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Refining the Office Dog Policy
SparkFun Electronics' journey to a canine culture.

I think it's every dog lovers dream to bring their pup to work. But as much as it'd be fun to have Nemo or Scuttle at the office, I realize that welcoming dogs at work comes with a lot of challenges.

So it was interesting to read the evolution of SparkFun Electronic's dog policy, which they recently shared on their blog. Employees started bringing dogs to the Boulder, Colorado office about six years ago when the company was much smaller, with no official policy. As SparkFun grew, bringing dogs became a documented perk and they had up to 30 dogs coming in each day. Managing the four legged members of the office became difficult.

At first SparkFun wanted to keep the policy casual, letting each department set and enforce their own guidelines, but fights broke out between pups, dogs bit delivery people, and poop was left unscooped. People became resentful because problems escalated and no one was held accountable in a consistent manner.

The dog policy became a hot topic of debate at the monthly directors meetings, but SparkFun  stayed remarkably committed to keeping their perk. They eventually came up with the “Dog Tribunal,” otherwise known as the idea that saved our dog privileges or the SparkFun equivalent of jury duty.

Employees are chosen at random to serve on the Dog Tribunal, which meets monthly to review dog complaints, issue warnings and punishments, and amend the Dog Policy on the company wiki as needed.

The Dog Tribunal isn't just about punishing offenders, but finding ways to make the canine culture work. For instance, they determined that the root of the poop problem was that people would forget bags needed to clean up. So poop bag dispensers were installed around the grounds, along with playful propaganda style signs. SparkFun also has a mass cleanup day every six months or so. These small changes  solved an issue once thought impossible to crack.

Now the dog problems have largely dissipated and dogs are firmly ingrained in the SparkFun culture. Dogs even factored into how their new office building was designed. The pups were mentioned as a joke in engineering meetings, but it turned out to be critical that they be added to the calculations because dogs can generate more heat than humans. Perhaps not important when you have one or two dogs, but at SparkFun, the 45 pups make up about a third of the workforce.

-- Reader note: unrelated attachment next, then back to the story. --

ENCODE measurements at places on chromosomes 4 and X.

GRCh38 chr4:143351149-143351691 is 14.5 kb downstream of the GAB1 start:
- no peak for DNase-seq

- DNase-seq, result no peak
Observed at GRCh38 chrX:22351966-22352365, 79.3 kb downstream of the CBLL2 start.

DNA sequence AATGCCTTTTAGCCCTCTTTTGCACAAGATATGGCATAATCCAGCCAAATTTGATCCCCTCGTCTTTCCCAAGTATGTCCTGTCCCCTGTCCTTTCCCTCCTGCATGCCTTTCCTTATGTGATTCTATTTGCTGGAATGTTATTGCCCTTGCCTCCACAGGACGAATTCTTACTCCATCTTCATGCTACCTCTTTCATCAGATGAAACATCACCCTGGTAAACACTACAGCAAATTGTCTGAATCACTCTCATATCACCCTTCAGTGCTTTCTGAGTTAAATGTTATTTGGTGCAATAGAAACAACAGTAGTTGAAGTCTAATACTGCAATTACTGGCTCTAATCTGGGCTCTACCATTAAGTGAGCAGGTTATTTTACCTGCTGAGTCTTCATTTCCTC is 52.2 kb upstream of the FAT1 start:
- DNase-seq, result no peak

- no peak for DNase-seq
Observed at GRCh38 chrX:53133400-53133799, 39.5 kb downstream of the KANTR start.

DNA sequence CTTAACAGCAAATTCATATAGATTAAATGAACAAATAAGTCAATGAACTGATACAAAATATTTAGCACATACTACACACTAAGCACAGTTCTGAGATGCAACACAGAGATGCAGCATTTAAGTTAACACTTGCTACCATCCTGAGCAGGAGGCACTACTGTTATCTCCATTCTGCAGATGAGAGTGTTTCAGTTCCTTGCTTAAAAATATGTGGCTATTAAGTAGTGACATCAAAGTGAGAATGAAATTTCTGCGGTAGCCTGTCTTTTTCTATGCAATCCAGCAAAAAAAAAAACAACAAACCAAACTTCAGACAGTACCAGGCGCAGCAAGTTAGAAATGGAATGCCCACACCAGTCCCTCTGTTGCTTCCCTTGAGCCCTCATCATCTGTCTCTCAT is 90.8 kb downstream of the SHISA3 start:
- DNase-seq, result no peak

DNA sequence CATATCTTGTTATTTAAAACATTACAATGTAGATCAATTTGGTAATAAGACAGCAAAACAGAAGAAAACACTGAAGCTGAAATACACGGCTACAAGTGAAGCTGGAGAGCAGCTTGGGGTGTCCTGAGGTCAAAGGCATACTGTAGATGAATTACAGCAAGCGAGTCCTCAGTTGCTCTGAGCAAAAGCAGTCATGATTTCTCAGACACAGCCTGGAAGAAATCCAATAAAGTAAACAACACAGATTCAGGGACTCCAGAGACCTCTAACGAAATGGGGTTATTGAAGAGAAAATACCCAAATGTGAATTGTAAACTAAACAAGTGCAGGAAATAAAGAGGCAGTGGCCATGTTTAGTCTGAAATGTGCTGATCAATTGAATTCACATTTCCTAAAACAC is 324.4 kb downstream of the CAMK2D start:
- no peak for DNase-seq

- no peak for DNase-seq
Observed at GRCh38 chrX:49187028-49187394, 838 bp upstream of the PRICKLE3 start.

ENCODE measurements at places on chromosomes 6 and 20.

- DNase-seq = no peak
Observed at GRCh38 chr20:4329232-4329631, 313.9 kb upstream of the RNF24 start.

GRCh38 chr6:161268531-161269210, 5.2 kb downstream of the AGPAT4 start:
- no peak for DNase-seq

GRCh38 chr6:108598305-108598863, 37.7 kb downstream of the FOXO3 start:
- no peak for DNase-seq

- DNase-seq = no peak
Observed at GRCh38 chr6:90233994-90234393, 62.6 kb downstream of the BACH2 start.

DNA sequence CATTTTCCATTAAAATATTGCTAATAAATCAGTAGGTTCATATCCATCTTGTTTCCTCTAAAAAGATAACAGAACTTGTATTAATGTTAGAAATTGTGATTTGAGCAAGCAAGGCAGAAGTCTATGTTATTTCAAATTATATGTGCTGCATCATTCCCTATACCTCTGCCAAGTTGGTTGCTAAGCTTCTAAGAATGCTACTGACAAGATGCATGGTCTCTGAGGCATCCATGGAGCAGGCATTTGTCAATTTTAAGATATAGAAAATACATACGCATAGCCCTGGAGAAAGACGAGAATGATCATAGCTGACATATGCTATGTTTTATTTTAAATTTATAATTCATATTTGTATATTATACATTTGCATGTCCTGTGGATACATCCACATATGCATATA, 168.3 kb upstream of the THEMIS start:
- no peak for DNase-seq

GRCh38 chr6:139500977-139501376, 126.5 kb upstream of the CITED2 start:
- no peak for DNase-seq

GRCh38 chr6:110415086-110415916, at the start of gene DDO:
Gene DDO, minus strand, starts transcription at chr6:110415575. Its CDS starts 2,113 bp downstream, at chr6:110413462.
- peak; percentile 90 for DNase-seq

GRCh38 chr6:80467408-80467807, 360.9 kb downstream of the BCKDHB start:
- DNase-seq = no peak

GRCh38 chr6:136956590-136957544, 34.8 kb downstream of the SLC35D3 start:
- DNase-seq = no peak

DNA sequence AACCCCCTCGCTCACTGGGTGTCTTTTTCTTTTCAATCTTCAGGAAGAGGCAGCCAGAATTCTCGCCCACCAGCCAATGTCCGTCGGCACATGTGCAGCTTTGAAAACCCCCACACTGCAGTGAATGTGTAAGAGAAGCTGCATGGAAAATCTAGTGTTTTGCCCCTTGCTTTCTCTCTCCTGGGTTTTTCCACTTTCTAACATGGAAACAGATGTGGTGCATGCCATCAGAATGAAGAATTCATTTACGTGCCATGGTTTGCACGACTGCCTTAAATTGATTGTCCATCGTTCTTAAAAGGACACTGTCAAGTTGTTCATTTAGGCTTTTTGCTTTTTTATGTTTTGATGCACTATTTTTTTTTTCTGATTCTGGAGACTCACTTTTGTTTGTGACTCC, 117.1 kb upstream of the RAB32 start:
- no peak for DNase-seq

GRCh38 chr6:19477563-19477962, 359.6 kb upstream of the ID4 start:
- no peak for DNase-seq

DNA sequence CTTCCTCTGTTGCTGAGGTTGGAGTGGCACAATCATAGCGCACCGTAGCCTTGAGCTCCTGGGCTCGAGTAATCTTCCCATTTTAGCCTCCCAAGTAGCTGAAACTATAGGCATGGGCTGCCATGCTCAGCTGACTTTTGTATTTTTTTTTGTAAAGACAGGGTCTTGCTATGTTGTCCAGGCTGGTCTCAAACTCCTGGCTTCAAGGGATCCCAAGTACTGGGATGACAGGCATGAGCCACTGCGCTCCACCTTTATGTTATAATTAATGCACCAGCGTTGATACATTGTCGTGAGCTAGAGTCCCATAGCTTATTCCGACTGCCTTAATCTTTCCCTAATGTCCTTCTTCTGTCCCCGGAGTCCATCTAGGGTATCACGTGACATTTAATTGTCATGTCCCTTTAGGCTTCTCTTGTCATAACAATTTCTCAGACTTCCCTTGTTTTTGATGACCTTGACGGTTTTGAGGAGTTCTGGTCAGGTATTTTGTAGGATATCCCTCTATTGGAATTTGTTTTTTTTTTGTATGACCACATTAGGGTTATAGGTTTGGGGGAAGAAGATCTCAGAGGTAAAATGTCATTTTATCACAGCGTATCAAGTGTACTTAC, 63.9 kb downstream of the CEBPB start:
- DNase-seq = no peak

SparkFun has found a way to make their dog culture work by making their policy open and fair. Now their Dog Policy is posted online so that other companies can learn from what they figured out about office pups. It's open source so anyone can adapt it for their own use. They've even made their quirky poop bag dispenser sign available for download.

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JoAnna Lou is a New York City-based researcher, writer and agility enthusiast.
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Submitted by Sharon Herrman | August 3 2014 |

The Dog Tribunal is a great idea - and it's something rural areas used decades ago to help manage dogs. When I moved to into Vineyard Haven in the early '90's, I was looking over the town services & taxes and discovered a "Dog Court"...I wondered if that was some quaint tradition held over from long ago...but within a couple of months, the Town convened a dog court to hear a complaint about a dog that had been a perpetual nuisance and had finally killed some chickens. Rather than having the dispute escalate into violence (and probably the death of the dog), both parties had to present their case to an impartial judge who determined responsibility, the penalties - and followed through on enforcement against the owner of the dog.
Of course at my company, www.zeldassong.com, the dogs end up with all the benefits ;)!

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